Jack the Ripper
DNA evidence may have finally identified the infamous killer Jack the Ripper. The illustration shows the police discovering the body of one of Jack the Ripper's victims in London, England, in late September 1888. Hulton Archive/Getty Images

One of the most infamous mysteries in history has been the identity of Jack the Ripper. The Ripper has been one of several infamous serial killers and has had several suspects, but never a definitive answer as to who he was. Thanks to scientists in Great Britain, the mystery may have finally been solved.

According to the Journal of Forensic Sciences, via CBS News, genetic tests have pointed to Aaron Kominski. At the time of the murders, Kominski was a 23-year-old Polish barber who was the prime suspect in the original investigations.

For anyone who may not know the details, Jack the Ripper is believed to have killed at least five women from Aug. 31 to Nov. 9, 1888. The murders occurred in the Whitechapel district of London, but the Ripper’s identity was never discovered and no one was charged with the original murders.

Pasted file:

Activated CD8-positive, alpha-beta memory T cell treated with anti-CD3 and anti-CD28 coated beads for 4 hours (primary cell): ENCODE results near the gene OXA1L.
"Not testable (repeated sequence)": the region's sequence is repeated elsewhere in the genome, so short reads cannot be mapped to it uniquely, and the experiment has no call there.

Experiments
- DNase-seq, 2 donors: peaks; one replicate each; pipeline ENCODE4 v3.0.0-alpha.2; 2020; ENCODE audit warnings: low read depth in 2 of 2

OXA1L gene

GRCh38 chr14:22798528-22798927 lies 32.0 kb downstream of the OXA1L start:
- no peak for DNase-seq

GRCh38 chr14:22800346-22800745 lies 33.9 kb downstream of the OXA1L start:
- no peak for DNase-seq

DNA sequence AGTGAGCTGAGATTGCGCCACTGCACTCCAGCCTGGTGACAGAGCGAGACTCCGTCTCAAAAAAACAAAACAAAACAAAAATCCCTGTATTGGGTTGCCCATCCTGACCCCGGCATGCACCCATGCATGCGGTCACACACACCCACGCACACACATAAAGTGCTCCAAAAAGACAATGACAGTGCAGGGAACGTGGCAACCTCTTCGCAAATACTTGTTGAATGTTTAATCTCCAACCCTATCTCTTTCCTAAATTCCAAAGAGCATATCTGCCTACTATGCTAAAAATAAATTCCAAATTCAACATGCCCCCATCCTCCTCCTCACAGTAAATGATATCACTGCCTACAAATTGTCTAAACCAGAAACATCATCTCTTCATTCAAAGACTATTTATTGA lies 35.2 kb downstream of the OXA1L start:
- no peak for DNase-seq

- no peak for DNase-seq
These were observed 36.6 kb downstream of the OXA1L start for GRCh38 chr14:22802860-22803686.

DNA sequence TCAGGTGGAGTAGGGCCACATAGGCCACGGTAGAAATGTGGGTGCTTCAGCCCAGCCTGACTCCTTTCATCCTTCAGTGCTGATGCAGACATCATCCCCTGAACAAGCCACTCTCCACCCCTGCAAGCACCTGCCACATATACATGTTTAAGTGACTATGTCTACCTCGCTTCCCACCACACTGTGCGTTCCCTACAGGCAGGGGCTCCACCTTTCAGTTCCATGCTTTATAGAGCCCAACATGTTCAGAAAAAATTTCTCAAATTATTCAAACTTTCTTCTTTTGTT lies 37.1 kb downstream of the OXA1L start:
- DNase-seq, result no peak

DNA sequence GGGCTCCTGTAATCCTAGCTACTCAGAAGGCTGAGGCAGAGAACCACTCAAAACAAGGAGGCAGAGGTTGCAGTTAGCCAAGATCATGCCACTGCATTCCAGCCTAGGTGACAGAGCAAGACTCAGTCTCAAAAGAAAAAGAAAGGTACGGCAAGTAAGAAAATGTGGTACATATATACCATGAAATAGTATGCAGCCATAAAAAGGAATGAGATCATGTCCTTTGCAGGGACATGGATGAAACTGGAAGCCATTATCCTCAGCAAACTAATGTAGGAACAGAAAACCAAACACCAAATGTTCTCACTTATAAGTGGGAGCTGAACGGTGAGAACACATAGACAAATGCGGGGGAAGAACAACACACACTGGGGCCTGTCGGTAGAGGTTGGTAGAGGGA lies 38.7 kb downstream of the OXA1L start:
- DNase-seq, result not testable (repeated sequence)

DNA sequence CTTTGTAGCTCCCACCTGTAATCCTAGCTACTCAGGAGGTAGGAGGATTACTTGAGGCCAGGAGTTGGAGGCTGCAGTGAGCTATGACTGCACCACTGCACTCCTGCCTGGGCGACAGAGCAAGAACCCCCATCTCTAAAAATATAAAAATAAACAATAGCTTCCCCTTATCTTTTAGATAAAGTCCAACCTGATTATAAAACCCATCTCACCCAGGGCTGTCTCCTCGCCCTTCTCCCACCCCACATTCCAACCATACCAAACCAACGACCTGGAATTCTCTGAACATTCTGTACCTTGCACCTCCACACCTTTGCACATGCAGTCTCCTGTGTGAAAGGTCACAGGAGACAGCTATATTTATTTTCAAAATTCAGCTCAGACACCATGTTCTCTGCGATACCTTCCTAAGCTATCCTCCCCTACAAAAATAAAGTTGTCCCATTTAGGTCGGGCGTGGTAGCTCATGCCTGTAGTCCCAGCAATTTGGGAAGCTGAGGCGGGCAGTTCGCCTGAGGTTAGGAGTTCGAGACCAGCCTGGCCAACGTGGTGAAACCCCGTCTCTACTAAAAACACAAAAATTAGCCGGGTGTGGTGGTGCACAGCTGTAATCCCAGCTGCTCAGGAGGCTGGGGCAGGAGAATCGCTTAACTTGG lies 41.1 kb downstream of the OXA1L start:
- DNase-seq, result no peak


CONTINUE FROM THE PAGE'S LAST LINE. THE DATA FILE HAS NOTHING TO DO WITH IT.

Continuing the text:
Kominski was identified by scientists thanks to stained silk shawl that had been discovered next to the mutilated body of the fourth victim, Catherine Eddowes. The shawl was stained with what is believed to be the victim’s blood and the murderer’s semen.

The way he was identified was through fragments of the mitochondrial DNA, which is passed down solely by one’s mother. The scientists were then able to compare those to the DNA of Kominski and Eddowes’ living descendants as a means of identification.

In fairness, there are still those critical of the results of the test and whether or not they can be trusted. The general critiques have been the lack of “genetic variants” on the report and whether the shawl was reliable evidence. The latter is especially fair because there is no proof the shawl was ever at the crime scene and it could have been contaminated over the years.

Even so, if it turns out to be true, this technology could be useful in possibly identifying other unnamed serial killers.